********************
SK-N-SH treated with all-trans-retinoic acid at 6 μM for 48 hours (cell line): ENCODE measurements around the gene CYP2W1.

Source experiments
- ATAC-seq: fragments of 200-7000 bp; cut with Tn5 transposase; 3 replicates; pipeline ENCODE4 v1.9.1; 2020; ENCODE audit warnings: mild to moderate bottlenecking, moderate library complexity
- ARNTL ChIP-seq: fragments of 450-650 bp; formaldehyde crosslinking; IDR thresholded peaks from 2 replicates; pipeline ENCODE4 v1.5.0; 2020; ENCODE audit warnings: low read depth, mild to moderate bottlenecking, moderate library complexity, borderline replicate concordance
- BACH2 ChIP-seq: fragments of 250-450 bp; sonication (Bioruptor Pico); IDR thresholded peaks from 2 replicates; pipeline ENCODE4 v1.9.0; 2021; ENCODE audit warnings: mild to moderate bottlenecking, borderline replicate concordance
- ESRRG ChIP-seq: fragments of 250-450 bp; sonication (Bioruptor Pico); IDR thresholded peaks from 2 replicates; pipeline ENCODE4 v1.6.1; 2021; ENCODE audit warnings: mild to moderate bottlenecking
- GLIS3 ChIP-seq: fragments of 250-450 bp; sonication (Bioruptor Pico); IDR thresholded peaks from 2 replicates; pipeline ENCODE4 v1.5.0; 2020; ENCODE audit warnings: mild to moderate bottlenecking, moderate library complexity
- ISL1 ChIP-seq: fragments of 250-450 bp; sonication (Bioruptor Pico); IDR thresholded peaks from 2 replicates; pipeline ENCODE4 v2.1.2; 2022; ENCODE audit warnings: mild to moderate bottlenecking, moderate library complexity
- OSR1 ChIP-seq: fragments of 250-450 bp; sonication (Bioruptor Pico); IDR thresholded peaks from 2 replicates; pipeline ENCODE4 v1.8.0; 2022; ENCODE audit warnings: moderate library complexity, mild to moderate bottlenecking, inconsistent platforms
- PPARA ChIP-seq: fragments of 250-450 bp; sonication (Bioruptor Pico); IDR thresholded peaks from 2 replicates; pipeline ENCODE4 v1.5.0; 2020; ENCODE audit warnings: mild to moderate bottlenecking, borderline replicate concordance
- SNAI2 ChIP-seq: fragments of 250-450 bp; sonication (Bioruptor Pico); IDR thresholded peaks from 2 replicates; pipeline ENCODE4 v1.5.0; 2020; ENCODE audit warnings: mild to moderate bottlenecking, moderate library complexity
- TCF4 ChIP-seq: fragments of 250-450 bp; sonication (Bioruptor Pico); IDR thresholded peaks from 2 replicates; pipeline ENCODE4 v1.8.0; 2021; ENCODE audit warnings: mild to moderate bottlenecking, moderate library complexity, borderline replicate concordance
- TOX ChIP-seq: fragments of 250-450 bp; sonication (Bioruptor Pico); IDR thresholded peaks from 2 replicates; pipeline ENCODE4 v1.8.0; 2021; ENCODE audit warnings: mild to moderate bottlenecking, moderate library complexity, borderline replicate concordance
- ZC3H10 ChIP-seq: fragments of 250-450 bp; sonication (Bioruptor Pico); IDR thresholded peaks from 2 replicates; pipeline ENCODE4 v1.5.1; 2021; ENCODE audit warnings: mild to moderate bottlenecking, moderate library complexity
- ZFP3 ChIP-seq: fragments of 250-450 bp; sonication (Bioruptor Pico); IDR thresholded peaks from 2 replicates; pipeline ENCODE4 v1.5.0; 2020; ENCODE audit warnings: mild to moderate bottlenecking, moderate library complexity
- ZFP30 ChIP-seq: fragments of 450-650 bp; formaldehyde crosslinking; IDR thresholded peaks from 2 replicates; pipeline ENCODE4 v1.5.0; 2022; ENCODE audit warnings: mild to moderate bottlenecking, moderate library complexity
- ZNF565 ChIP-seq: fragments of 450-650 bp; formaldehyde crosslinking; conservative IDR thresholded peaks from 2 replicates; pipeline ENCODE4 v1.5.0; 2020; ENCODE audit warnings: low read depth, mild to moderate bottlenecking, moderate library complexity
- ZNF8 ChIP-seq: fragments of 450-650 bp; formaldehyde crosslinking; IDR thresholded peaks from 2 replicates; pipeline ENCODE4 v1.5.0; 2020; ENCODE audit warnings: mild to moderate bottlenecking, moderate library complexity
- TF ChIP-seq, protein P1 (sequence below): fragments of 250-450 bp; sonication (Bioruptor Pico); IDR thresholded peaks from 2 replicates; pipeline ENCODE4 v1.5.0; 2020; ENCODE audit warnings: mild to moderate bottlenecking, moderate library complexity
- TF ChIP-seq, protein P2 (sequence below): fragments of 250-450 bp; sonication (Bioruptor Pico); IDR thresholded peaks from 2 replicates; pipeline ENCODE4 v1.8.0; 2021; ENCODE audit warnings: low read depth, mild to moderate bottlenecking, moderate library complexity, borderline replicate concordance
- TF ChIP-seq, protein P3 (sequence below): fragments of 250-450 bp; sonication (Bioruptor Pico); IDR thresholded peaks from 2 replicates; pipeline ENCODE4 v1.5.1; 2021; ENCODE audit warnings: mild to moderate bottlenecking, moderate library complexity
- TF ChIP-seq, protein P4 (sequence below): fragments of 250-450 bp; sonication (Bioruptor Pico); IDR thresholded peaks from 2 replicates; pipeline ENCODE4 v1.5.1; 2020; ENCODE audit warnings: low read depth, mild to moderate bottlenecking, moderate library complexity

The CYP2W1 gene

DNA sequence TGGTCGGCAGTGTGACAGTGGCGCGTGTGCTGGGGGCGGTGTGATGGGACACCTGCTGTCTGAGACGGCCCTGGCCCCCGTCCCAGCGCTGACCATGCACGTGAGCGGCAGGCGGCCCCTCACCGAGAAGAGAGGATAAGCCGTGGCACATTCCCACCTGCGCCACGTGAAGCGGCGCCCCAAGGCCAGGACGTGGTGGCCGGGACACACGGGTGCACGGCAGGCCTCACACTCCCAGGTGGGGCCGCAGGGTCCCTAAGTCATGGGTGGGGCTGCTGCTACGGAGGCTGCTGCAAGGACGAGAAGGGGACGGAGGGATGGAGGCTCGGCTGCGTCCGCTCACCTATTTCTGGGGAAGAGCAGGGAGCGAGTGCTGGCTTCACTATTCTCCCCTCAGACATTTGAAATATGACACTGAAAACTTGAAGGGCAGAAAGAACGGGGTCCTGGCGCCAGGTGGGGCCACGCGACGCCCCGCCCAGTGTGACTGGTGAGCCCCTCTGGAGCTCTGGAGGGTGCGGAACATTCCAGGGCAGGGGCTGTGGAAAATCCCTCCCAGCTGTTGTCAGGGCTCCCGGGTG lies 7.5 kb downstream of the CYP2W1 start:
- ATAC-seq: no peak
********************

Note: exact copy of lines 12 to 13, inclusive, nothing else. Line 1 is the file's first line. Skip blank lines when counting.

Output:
- TCF4 ChIP-seq: fragments of 250-450 bp; sonication (Bioruptor Pico); IDR thresholded peaks from 2 replicates; pipeline ENCODE4 v1.8.0; 2021; ENCODE audit warnings: mild to moderate bottlenecking, moderate library complexity, borderline replicate concordance
- TOX ChIP-seq: fragments of 250-450 bp; sonication (Bioruptor Pico); IDR thresholded peaks from 2 replicates; pipeline ENCODE4 v1.8.0; 2021; ENCODE audit warnings: mild to moderate bottlenecking, moderate library complexity, borderline replicate concordance